Murakami's novel: ephemeral identity

January 31, 1999|By Joan Mellen | By Joan Mellen,Special to the Sun

"South of the Border, West of the Sun," by Haruki Murakami, translated from the Japanese by Philip Gabriel. Knopf. 205 pages. $22.

Hajime, a Japanese everyman, recounts his romantic life. "South of the Border, West of the Sun" seems light years from the historical inevitabilities of "The Wind-Up Bird Chronicle," Haruki Murakami's most recent novel, not to mention the intrigues of the unconscious of his masterpiece "Hard-Boiled Wonderland and the End of the World."

Yet this new mesmerizing example of Murakami's deeply original fiction is equally allegorical. Hajime grows up and marries; he runs two jazz bars and enjoys the material bounty of Japan's post-war economic boom. Then everything collapses. The reader is thrust into Murakami-land where the story is as much about a culture and its ethos as it is about individuals, Hajime, or his women Shimamoto, Izumi and Yukiko.

Hajime is an "only child," for his generation of Japanese a handicap setting him apart from his classmates. Shimamoto is not only another only child, but drags her leg, a legacy of polio. Doubly different, she is forever excluded in Japan from normal feelings, a normal life. Hajime goes on to abandon Shimamoto and to betray his high school girlfriend, Izumi, acts he will forever regret. He discovers "that a person can just by living damage another human being beyond repair."

At college he participates in student demonstrations. Later his father-in-law, a real-estate developer and contractor, tries to lure him into stock manipulations. Living the history of Japan of the last half-century, Hajime is thrust into ethical ambiguities, his fate paralleling the uneasy edifice of Japan's fleeting prosperity.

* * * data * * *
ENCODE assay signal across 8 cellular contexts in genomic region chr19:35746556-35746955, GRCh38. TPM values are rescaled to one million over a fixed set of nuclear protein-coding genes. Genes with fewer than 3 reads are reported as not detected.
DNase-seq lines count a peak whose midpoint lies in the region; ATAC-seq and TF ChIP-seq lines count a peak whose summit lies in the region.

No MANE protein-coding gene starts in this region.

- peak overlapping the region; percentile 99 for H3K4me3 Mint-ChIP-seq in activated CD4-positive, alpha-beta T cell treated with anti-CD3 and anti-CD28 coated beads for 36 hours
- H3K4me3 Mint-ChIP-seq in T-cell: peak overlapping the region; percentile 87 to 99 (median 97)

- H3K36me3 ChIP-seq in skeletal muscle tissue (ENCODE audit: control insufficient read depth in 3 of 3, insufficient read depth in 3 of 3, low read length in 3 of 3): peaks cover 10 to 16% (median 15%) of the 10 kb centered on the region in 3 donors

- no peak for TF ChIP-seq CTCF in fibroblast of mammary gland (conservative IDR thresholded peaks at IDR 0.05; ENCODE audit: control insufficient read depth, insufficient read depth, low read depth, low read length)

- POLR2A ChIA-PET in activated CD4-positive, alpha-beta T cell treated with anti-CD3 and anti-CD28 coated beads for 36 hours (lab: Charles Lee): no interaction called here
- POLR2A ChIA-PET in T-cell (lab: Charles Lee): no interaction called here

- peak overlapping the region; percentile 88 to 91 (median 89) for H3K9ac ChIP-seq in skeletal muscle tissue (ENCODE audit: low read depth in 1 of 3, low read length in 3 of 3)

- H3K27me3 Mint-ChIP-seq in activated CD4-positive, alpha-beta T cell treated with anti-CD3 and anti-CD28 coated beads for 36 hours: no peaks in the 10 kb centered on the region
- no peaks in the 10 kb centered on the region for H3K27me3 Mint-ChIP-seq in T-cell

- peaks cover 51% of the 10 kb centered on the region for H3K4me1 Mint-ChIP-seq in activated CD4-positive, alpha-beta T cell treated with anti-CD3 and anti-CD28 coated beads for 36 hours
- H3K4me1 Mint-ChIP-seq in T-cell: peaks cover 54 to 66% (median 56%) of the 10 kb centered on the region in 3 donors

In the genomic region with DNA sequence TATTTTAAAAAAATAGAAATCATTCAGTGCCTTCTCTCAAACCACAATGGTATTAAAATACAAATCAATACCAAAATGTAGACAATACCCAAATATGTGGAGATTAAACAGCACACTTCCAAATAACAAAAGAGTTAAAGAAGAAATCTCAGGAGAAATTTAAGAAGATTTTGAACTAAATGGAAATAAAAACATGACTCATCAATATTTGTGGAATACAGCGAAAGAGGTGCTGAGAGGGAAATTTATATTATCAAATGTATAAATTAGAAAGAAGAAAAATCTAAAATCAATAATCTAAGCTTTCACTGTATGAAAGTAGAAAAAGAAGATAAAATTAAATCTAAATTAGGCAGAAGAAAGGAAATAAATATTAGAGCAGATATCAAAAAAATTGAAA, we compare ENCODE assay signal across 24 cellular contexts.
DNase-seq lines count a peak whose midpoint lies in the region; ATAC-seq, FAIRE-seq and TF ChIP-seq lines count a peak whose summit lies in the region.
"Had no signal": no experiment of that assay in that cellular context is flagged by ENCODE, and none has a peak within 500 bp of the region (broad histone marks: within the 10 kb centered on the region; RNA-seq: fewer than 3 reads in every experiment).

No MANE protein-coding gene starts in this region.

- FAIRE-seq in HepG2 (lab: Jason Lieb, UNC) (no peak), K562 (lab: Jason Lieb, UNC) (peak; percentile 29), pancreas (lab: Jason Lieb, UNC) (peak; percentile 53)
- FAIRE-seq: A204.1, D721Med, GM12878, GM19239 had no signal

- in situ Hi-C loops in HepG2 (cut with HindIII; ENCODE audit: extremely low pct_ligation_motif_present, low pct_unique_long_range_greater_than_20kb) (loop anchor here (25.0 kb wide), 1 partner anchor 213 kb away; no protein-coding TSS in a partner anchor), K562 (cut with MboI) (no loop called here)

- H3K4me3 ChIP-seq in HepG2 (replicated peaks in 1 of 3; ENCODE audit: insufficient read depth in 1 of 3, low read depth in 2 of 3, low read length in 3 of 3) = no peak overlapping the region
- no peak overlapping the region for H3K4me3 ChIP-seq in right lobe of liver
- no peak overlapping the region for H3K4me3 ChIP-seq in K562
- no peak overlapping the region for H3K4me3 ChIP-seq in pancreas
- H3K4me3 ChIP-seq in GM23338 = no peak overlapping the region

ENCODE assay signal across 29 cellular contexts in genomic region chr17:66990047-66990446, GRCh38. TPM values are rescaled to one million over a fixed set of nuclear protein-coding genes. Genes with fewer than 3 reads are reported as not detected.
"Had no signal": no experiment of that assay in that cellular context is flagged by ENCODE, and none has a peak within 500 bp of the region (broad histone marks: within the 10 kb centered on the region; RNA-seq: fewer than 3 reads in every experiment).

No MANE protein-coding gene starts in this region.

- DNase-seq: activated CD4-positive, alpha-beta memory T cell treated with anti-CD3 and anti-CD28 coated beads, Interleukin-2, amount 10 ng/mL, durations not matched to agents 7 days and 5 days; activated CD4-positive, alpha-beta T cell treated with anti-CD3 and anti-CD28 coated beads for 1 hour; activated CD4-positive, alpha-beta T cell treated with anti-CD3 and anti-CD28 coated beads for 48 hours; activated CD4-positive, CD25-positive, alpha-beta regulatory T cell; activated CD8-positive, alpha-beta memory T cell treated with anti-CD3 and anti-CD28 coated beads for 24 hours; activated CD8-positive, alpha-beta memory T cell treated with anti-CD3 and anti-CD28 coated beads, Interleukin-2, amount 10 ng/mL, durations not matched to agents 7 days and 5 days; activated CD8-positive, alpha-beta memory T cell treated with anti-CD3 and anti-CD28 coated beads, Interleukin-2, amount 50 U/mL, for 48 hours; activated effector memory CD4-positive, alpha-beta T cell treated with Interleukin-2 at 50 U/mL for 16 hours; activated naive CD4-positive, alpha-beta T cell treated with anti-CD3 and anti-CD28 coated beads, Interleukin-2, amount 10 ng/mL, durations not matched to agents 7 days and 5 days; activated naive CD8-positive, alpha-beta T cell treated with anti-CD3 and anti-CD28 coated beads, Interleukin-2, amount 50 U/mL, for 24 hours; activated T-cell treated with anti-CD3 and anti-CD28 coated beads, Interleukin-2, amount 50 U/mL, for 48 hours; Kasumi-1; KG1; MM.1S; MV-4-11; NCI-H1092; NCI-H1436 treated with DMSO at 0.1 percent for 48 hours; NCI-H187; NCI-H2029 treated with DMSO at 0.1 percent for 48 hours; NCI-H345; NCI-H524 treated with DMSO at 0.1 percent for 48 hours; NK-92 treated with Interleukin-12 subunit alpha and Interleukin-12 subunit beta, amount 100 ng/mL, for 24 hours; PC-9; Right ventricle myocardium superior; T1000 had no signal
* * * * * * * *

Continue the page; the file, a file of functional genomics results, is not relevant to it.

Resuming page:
Murakami mourns that time moves in only one direction, perpetually out of human reach. Despairing, Hajime concludes that "things that have form will all disappear, but certain feelings stay with us forever." Being "an ordinary guy living an ordinary life" has protected him neither from the corruption of Japanese society nor from losing all sense of himself. "I just can't understand who I am anymore," Hajime laments, speaking both for himself and his culture. Murakami once more enlists the metaphor of the shadow. Hajime's shadow goes one way, and he goes another. Identity is as ephemeral as politics.

Yet Murakami's fiction simultaneously flows gracefully onto a universal moral landscape. People cannot help themselves, the author reveals. The fragility of their bruised egos causes them to sacrifice heedlessly what they love most. A lifetime is not long enough to reconcile oneself to the guilt of having betrayed other people, even as Hajime acknowledges that he would do the same thing again.

Reality is forever elusive, and this novel trails loose ends never reconciled by an uncompromising author. Shimamoto returns only to disappear forever. Izumi walks through life in emotional paralysis, a zombie who frightens neighborhood children. The mysteries of another's heart are never revealed, while the death of the soul is always a heartbeat away.

Murakami's characters are overwhelmingly lonely, forever on the verge of annihilation. Salvation beckons through self-invention, continuous self-renewal. But Hajime admits that "until someone came and lightly rested a hand on my shoulder, my thoughts were of the sea."

By the end, Hajime has transcended the saccharine sentimentality of Nat King Cole's ditty, "South of the Border" and the madness of those Siberian farmers who, suddenly drained of purpose, toss aside their plows and head suicidally "west of the sun." This is a harrowing, a disturbing, a hauntingly brilliant tale.

Joan Mellen teaches in the creative writing program at Temple University in Philadelphia. She is the author of 12 books, of which three are about Japan.

Pub Date: 01/31/99

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